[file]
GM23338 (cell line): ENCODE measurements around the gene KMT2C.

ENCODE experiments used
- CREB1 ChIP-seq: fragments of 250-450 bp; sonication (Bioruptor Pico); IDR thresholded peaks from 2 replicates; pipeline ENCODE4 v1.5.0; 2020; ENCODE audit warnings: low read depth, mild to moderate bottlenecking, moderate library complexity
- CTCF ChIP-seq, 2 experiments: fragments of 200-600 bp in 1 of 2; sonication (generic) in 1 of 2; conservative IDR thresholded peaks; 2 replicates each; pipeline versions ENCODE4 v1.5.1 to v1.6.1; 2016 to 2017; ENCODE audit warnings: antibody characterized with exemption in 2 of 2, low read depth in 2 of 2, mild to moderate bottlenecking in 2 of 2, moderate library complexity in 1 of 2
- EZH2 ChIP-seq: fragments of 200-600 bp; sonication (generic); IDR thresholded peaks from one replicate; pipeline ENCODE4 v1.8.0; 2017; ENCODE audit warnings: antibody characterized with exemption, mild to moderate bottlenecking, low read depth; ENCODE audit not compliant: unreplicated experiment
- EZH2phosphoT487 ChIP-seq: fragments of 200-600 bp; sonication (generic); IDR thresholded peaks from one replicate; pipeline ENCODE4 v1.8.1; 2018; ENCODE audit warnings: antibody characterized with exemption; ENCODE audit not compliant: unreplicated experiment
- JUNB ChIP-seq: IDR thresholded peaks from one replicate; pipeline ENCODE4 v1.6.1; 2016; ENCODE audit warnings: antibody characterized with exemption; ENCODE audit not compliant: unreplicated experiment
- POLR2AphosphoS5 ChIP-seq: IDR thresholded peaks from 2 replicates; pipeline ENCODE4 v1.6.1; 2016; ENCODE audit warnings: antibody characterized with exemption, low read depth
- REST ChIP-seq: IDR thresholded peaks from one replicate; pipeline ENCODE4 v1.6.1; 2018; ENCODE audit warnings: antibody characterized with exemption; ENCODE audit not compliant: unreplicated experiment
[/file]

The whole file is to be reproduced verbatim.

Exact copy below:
GM23338 (cell line): ENCODE measurements around the gene KMT2C.

ENCODE experiments used
- CREB1 ChIP-seq: fragments of 250-450 bp; sonication (Bioruptor Pico); IDR thresholded peaks from 2 replicates; pipeline ENCODE4 v1.5.0; 2020; ENCODE audit warnings: low read depth, mild to moderate bottlenecking, moderate library complexity
- CTCF ChIP-seq, 2 experiments: fragments of 200-600 bp in 1 of 2; sonication (generic) in 1 of 2; conservative IDR thresholded peaks; 2 replicates each; pipeline versions ENCODE4 v1.5.1 to v1.6.1; 2016 to 2017; ENCODE audit warnings: antibody characterized with exemption in 2 of 2, low read depth in 2 of 2, mild to moderate bottlenecking in 2 of 2, moderate library complexity in 1 of 2
- EZH2 ChIP-seq: fragments of 200-600 bp; sonication (generic); IDR thresholded peaks from one replicate; pipeline ENCODE4 v1.8.0; 2017; ENCODE audit warnings: antibody characterized with exemption, mild to moderate bottlenecking, low read depth; ENCODE audit not compliant: unreplicated experiment
- EZH2phosphoT487 ChIP-seq: fragments of 200-600 bp; sonication (generic); IDR thresholded peaks from one replicate; pipeline ENCODE4 v1.8.1; 2018; ENCODE audit warnings: antibody characterized with exemption; ENCODE audit not compliant: unreplicated experiment
- JUNB ChIP-seq: IDR thresholded peaks from one replicate; pipeline ENCODE4 v1.6.1; 2016; ENCODE audit warnings: antibody characterized with exemption; ENCODE audit not compliant: unreplicated experiment
- POLR2AphosphoS5 ChIP-seq: IDR thresholded peaks from 2 replicates; pipeline ENCODE4 v1.6.1; 2016; ENCODE audit warnings: antibody characterized with exemption, low read depth
- REST ChIP-seq: IDR thresholded peaks from one replicate; pipeline ENCODE4 v1.6.1; 2018; ENCODE audit warnings: antibody characterized with exemption; ENCODE audit not compliant: unreplicated experiment